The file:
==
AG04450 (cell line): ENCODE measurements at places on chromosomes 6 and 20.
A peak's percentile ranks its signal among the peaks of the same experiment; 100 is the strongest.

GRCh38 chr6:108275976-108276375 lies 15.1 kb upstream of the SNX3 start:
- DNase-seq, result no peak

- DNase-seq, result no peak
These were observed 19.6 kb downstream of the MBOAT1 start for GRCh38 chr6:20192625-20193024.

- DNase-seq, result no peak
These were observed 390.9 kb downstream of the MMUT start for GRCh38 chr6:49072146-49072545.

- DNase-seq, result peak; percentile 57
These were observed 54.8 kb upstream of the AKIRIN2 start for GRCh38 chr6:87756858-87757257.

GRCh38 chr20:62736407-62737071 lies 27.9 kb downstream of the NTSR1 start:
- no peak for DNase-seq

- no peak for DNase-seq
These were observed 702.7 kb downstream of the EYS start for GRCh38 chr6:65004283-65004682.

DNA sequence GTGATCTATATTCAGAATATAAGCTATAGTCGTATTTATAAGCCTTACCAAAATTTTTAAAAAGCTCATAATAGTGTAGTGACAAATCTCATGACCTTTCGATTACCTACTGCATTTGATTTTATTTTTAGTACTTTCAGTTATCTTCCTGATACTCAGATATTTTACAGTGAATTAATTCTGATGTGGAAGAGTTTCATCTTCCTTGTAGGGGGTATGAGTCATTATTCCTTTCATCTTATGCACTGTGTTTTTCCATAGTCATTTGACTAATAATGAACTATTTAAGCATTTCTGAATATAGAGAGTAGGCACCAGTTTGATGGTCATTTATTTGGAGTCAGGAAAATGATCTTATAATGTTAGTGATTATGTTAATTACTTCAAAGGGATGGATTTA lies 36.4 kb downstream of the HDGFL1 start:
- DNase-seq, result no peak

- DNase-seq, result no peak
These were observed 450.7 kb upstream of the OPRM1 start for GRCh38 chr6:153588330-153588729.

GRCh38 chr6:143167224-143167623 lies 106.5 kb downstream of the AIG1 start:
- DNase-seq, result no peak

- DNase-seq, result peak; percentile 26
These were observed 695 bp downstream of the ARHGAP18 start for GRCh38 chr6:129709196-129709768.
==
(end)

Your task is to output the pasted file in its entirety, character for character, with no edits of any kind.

AG04450 (cell line): ENCODE measurements at places on chromosomes 6 and 20.
A peak's percentile ranks its signal among the peaks of the same experiment; 100 is the strongest.

GRCh38 chr6:108275976-108276375 lies 15.1 kb upstream of the SNX3 start:
- DNase-seq, result no peak

- DNase-seq, result no peak
These were observed 19.6 kb downstream of the MBOAT1 start for GRCh38 chr6:20192625-20193024.

- DNase-seq, result no peak
These were observed 390.9 kb downstream of the MMUT start for GRCh38 chr6:49072146-49072545.

- DNase-seq, result peak; percentile 57
These were observed 54.8 kb upstream of the AKIRIN2 start for GRCh38 chr6:87756858-87757257.

GRCh38 chr20:62736407-62737071 lies 27.9 kb downstream of the NTSR1 start:
- no peak for DNase-seq

- no peak for DNase-seq
These were observed 702.7 kb downstream of the EYS start for GRCh38 chr6:65004283-65004682.

DNA sequence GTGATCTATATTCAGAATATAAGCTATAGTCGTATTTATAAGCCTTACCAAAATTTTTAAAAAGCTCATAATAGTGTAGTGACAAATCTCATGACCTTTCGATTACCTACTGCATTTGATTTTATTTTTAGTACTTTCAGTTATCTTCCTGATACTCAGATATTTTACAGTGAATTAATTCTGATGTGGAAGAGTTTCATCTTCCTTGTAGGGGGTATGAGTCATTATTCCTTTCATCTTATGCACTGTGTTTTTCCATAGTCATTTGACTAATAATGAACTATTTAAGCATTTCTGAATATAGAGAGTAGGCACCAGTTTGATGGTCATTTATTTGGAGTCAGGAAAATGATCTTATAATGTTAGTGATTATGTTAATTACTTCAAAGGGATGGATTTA lies 36.4 kb downstream of the HDGFL1 start:
- DNase-seq, result no peak

- DNase-seq, result no peak
These were observed 450.7 kb upstream of the OPRM1 start for GRCh38 chr6:153588330-153588729.

GRCh38 chr6:143167224-143167623 lies 106.5 kb downstream of the AIG1 start:
- DNase-seq, result no peak

- DNase-seq, result peak; percentile 26
These were observed 695 bp downstream of the ARHGAP18 start for GRCh38 chr6:129709196-129709768.